Another reason we are not long-suffering in the face of offenses is our vanity.   Vanity is at the root of sinful anger.  We imagine that we are something, and that something not unimportant!  If only we could deeply sense and appreciate how truly unimportant, truly nothing we really are, and rejoice in the realization thereof!   It would be a great deliverance from a terrible burden.   Let us ask the Lord for the grace of realizing that He Alone truly is and that compared to Him we are nothing.   Someone who is nothing is not surprised, or even concerned, that someone else who is also nothing offends him.  What difference does it make?    If the Lord is everything to us, we have nothing that some other finite creature can take away, including our sense of self-worth, which derives completely from Him and from no one else.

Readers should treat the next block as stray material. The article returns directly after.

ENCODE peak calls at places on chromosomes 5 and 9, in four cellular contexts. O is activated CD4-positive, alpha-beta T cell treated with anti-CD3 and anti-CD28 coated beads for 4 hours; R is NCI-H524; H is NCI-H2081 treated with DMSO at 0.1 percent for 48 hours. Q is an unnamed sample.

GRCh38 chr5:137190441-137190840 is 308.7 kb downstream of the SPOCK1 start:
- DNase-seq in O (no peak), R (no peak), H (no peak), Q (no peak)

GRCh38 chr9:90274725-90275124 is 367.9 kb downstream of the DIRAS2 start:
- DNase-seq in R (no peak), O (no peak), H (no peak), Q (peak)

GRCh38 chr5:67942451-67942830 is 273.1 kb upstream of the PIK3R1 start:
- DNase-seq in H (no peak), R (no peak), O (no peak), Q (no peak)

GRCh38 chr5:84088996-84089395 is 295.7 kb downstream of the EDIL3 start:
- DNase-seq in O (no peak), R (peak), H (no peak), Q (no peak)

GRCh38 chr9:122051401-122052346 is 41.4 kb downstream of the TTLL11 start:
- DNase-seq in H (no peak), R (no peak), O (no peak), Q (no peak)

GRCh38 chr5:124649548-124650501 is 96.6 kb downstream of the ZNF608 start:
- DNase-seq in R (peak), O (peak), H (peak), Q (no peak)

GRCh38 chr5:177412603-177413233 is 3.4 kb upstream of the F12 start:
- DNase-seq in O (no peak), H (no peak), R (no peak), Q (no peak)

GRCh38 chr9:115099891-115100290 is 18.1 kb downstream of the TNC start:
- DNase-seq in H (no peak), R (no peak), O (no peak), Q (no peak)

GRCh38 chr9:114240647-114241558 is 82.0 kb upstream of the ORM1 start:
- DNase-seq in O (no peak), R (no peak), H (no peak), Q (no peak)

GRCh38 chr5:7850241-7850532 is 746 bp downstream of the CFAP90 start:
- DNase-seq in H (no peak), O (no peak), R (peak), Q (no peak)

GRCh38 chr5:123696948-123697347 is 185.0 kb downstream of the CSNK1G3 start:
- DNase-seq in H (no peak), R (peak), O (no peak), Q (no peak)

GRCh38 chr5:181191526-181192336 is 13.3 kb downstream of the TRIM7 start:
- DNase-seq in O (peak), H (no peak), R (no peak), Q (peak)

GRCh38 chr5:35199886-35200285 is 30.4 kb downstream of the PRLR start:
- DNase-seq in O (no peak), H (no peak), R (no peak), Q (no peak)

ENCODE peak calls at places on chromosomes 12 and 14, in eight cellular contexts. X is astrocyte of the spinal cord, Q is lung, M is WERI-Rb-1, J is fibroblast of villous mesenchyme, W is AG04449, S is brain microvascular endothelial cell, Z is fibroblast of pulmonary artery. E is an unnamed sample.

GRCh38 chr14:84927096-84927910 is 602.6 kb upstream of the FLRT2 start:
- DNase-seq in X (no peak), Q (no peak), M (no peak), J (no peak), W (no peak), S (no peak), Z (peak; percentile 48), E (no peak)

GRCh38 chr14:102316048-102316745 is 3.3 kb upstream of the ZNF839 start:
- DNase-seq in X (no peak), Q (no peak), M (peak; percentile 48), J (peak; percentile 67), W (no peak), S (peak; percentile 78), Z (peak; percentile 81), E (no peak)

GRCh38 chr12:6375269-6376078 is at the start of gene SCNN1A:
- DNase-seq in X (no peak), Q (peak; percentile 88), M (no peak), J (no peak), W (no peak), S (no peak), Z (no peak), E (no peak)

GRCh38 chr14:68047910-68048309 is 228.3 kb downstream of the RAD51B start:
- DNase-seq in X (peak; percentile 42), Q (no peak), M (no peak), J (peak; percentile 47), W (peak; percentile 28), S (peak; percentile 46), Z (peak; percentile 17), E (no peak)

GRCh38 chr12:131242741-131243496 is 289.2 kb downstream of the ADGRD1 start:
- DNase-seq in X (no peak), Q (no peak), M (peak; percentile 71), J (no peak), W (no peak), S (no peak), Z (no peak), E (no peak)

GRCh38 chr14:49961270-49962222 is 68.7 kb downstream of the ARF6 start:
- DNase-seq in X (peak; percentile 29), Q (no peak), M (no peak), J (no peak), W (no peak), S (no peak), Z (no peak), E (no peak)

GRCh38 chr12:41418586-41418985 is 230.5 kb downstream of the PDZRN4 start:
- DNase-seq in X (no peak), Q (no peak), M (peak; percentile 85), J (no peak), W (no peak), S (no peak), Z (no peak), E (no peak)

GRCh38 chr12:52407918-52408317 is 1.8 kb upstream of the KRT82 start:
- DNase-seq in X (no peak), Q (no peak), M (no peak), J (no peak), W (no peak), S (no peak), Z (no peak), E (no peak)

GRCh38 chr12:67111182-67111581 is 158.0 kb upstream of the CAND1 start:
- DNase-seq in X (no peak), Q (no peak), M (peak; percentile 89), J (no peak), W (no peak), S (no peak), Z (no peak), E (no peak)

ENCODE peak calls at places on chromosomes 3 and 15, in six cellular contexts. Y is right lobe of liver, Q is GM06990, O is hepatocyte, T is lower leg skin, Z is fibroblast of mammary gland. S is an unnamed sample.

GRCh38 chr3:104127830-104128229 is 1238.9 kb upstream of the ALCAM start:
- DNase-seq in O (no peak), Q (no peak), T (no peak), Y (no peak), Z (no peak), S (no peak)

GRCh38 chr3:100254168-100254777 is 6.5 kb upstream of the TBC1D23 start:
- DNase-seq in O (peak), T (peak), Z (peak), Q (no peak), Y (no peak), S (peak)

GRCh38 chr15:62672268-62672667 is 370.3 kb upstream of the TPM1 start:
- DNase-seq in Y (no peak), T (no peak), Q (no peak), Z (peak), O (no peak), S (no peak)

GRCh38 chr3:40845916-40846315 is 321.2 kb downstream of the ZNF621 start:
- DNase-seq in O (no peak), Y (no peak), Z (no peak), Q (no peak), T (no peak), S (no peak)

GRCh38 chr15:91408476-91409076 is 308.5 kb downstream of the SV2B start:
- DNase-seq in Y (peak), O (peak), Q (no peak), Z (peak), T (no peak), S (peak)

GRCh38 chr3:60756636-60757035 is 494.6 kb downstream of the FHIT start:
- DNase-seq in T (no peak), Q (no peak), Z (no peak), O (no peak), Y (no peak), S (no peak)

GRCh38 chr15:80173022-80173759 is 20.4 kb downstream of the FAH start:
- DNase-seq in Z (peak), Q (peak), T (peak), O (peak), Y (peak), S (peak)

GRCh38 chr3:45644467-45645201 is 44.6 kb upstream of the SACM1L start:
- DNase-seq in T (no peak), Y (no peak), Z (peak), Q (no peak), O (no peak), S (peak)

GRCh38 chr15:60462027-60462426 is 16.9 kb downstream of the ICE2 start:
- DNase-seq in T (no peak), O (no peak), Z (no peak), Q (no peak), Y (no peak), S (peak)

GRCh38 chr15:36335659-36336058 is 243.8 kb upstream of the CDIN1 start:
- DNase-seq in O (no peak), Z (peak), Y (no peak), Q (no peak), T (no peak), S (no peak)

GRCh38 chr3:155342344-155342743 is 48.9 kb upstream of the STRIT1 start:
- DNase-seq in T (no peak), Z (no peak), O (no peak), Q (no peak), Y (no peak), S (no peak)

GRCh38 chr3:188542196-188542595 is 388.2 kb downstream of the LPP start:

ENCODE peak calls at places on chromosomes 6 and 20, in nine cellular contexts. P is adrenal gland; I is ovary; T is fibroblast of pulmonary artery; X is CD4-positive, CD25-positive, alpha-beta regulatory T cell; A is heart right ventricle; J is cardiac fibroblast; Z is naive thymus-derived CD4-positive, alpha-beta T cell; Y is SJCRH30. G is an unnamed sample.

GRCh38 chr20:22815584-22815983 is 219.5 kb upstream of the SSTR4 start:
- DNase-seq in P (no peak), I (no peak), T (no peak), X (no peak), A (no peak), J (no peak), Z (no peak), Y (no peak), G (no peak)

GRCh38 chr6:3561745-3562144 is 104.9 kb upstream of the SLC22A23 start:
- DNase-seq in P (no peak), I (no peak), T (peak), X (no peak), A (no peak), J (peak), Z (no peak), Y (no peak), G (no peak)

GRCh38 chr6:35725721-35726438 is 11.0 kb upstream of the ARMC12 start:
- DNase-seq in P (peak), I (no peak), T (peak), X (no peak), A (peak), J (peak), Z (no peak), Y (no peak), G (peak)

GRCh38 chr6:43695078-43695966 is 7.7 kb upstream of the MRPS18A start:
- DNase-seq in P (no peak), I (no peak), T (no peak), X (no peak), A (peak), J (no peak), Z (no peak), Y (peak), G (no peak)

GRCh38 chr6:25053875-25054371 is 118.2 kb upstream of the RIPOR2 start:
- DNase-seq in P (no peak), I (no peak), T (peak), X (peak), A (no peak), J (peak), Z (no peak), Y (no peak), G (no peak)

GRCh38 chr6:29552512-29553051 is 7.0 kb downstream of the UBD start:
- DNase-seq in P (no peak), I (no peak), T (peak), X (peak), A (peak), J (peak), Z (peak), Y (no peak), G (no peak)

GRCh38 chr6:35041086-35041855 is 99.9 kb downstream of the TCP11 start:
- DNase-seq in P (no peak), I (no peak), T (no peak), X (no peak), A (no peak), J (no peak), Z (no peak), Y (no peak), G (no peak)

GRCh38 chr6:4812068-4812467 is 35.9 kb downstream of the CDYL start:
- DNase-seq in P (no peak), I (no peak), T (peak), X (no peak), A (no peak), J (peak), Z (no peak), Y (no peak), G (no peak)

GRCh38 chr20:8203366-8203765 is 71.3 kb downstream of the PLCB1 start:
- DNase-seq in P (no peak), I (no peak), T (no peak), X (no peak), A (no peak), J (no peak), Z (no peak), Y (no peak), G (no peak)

Another reason, that remarked upon by St. Chrysostom, is that we do not mourn continually for our sins.   As the saying goes, “Those who have the dead in their own house do not trouble themselves about other people’s funerals.”    Let us ask the Lord for the grace of growing ever more aware of our sinfulness while acquiring genuine compunction, rejoicing in His mercy and forgiveness to us.   In such a state of soul, it becomes constitutionally impossible to hold anything against anyone. 

O long-suffering Lord, Who forgave those who hated Thee and killed Thee, and, having risen from the dead,  hast to this day never ceased in working ten thousand benefactions for them, grant us the grace of true forgiveness, consistent long-suffering, and pure good will to our neighbors, who are indeed poor sinners like ourselves.  Amen.